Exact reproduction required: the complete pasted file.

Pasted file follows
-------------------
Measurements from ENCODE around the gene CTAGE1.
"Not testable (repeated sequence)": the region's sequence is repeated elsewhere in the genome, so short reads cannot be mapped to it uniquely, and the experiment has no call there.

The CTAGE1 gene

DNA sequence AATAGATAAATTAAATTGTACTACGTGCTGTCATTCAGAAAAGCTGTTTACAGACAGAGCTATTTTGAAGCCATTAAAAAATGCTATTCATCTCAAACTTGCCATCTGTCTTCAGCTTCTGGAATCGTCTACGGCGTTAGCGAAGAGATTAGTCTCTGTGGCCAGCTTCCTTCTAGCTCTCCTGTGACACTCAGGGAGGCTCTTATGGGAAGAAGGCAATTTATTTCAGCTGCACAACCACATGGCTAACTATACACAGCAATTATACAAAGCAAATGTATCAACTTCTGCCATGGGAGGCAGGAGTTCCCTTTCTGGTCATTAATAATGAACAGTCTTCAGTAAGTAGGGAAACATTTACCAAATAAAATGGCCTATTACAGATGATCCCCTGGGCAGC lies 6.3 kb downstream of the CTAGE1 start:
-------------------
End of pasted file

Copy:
Measurements from ENCODE around the gene CTAGE1.
"Not testable (repeated sequence)": the region's sequence is repeated elsewhere in the genome, so short reads cannot be mapped to it uniquely, and the experiment has no call there.

The CTAGE1 gene

DNA sequence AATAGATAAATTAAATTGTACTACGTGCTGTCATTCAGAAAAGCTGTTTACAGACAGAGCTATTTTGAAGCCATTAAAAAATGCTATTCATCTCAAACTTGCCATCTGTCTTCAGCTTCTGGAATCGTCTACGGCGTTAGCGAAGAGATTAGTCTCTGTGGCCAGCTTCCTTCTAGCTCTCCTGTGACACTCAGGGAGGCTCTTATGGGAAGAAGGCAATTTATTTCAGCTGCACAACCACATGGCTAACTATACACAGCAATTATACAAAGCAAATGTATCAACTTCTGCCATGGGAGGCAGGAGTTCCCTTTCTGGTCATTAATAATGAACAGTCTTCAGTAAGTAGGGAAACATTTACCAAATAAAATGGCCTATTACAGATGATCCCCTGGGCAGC lies 6.3 kb downstream of the CTAGE1 start: